RADAR, on the other hand, uses radio waves that have a much bigger wavelength, so it has enough power to cover longer distances than LiDAR.
Radio waves also have lower attenuation, which allows them to travel minimally disturbed even in poor weather. When sensors that rely on the principle of optics are compromised, RADAR is an excellent choice as a substitute, even with its low resolution.
For many years, LiDAR sensors are not an option for most manufacturers thanks to its high cost.
A high-end automotive LiDAR by Velodyne used to cost $75,000 for one car.
However, in recent years, LiDAR has been undergoing a significant price reduction with many companies working to make LiDAR systems more affordable.
In early 2020, Velodyne released a solid-state LiDAR with no moving parts for $100 called Velabit on CES 2020.
RADAR systems, on the other hand, have always been a cheaper option compared to LiDAR, with a price as low as $50 for an automotive millimeter-wave RADAR sensor module.
The price of LiDAR sensors is partially responsible for the high prices of autonomous vehicles. Most include the use of LiDAR to detect the environment for their self-driving functionality, such as Waymo, Toyota, and Uber, while Tesla continues to avoid LiDAR and develop RADAR for its self-driving cars.
Except for the type of wave used, LiDAR and RADAR are almost identical in principle. Both use a transmitter to emit a wave and use the reflected wave received by the sensor to decide the precise distance to the target.
To decide which one is better for your project, you need to decide the requirements and limitations of your measurement unit.
LiDAR uses lasers with a much lower wavelength than the radio waves used by RADAR. Thanks to this, LiDAR has better accuracy and precision, which allows it to detect smaller objects, in more detail, and create 3D images based on the high-resolution image it creates.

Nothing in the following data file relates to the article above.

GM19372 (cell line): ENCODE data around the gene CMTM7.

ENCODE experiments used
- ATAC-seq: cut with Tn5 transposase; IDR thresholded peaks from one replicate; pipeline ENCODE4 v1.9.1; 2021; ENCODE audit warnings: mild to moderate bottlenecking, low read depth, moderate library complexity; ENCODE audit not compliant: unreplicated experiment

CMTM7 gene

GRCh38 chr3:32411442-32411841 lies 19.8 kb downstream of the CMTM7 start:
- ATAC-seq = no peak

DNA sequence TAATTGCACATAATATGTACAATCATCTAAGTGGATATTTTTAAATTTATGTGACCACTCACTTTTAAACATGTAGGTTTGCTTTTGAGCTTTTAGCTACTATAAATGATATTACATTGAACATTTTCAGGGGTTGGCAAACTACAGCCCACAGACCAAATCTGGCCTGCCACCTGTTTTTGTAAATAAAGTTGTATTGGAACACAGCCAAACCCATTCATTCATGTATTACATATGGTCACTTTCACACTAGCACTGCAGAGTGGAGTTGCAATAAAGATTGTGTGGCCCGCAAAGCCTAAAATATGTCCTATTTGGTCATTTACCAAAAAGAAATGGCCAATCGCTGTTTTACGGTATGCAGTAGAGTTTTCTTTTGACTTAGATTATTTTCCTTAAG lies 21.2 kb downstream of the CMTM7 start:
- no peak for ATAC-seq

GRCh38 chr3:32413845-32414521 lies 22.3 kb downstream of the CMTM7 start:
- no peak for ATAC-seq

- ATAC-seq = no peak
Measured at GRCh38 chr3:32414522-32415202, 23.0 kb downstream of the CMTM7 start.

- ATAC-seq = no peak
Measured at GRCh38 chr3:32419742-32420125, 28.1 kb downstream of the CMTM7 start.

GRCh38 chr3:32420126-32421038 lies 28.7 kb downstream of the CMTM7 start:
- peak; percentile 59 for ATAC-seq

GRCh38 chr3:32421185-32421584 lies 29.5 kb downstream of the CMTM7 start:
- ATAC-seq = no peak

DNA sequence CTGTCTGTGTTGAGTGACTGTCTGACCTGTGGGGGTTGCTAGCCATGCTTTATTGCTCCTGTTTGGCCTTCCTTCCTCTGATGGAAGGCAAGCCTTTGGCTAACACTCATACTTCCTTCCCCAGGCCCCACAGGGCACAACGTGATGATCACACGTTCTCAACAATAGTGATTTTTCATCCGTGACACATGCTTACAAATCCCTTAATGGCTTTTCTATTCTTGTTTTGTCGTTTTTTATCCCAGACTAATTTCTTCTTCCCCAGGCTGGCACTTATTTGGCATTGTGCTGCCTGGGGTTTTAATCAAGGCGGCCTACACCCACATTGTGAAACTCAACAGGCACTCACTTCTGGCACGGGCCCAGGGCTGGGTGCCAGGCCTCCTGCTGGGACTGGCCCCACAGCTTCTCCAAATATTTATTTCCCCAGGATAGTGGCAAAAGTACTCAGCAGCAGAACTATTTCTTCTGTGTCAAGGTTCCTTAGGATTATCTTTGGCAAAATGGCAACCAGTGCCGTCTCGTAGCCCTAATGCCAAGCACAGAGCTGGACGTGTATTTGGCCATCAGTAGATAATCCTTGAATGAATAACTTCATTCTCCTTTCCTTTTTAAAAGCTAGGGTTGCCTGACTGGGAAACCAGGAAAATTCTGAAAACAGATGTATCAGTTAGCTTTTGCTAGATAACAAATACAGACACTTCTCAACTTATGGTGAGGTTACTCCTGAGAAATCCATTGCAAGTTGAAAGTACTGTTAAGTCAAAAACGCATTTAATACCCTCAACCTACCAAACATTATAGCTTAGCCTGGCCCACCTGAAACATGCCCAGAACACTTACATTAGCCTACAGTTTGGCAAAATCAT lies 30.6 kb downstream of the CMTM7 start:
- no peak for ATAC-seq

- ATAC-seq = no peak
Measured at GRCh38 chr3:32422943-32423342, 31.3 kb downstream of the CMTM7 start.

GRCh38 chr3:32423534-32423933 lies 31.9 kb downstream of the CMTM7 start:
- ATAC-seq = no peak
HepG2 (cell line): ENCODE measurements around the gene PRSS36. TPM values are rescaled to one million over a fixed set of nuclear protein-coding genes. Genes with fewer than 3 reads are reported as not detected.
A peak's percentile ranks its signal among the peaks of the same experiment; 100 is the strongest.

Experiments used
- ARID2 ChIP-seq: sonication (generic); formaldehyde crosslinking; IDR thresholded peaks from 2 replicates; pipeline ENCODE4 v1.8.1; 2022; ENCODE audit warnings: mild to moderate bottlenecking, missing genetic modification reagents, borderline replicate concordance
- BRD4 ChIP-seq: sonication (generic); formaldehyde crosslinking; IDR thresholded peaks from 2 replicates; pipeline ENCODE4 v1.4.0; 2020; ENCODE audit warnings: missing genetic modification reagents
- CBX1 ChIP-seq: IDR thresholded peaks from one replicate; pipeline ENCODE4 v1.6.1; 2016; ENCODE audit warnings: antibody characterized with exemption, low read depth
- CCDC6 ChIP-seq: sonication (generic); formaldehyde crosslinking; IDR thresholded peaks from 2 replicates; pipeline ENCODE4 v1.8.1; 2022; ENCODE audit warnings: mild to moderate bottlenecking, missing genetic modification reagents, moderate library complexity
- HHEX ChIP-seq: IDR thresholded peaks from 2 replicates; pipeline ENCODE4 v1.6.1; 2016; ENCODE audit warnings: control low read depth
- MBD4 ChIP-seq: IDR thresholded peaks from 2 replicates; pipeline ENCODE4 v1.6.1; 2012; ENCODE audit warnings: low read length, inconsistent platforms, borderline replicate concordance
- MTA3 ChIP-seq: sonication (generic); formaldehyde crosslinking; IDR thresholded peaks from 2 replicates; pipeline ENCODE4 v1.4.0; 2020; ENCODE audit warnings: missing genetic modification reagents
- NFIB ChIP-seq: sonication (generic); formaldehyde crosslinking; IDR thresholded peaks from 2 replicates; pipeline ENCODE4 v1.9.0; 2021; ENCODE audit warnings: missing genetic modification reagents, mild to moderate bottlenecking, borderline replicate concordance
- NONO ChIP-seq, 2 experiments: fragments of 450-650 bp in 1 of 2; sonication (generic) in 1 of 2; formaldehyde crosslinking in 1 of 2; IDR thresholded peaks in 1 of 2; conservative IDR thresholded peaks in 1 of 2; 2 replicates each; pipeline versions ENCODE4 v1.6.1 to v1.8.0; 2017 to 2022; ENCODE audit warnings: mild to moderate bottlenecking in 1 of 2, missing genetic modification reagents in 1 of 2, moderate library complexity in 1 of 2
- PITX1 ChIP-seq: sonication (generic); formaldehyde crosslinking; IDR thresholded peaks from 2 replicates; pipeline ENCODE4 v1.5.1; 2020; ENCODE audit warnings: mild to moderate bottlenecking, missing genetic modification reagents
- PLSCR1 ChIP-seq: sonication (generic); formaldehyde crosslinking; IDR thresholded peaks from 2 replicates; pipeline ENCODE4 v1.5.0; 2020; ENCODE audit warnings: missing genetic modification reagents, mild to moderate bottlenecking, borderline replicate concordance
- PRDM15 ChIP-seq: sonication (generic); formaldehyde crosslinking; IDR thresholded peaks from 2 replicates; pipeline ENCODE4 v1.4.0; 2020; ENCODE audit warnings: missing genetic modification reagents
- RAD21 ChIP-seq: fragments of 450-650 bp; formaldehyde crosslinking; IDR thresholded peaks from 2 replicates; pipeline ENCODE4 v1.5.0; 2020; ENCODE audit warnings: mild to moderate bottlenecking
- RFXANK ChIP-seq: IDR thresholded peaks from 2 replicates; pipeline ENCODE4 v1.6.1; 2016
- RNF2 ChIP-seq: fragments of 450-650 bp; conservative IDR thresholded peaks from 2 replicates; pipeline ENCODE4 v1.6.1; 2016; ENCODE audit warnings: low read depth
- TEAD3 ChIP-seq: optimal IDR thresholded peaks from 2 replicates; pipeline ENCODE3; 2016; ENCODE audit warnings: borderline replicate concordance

On the other hand, RADAR is much more robust than LiDAR with a lower starting price. While you don’t get as many details, it works in worse operating conditions and has a wider range than LiDAR.
Alternatively, you can combine RADAR and LiDAR with other sensors using data fusion algorithms to create a system with better capabilities.
So, here’s what you need to remember about LiDAR and RADAR.
- LiDAR and RADAR are remote sensing devices that use light waves and radio waves respectively to detect objects. They use the interval between the time the waves are transmitted and the time the wave reflected from the object is received.
- Light waves have better precision and accuracy compared to RADAR. However, RADAR sensors are more robust. It performs well in bad weather when LiDAR often fails and has a longer range.
- RADAR systems are more affordable in comparison to LiDAR sensors. However, this might change as many companies continue to develop solid-state LiDARS at a lower price range.
Dong, Pinliang, and Qi Chen. “LiDAR Remote Sensing and Applications.” 2017, doi:10.4324/9781351233354.
Beland, Martin, et al. “On Promoting the Use of Lidar Systems in Forest Ecosystem Research.” Forest Ecology and Management, vol. 450, 2019, p. 117484., doi:10.1016/j.foreco.2019.117484.
Richards, Mark A. Principles of Modern Radar Volume 1: Basic Principles. Scitech Publishing Inc,, 2010.
Parker, Michael Alan. Digital Signal Processing 101: Everything You Need to Know to Get Started. Newnes an Imprint of Elsevier, 2017.
Ryde, Julian, and Nick Hillier. “Performance of Laser and Radar Ranging Devices in Adverse Environmental Conditions.” Journal of Field Robotics, vol. 26, no. 9, 2009, pp. 712–727., doi:10.1002/rob.20310.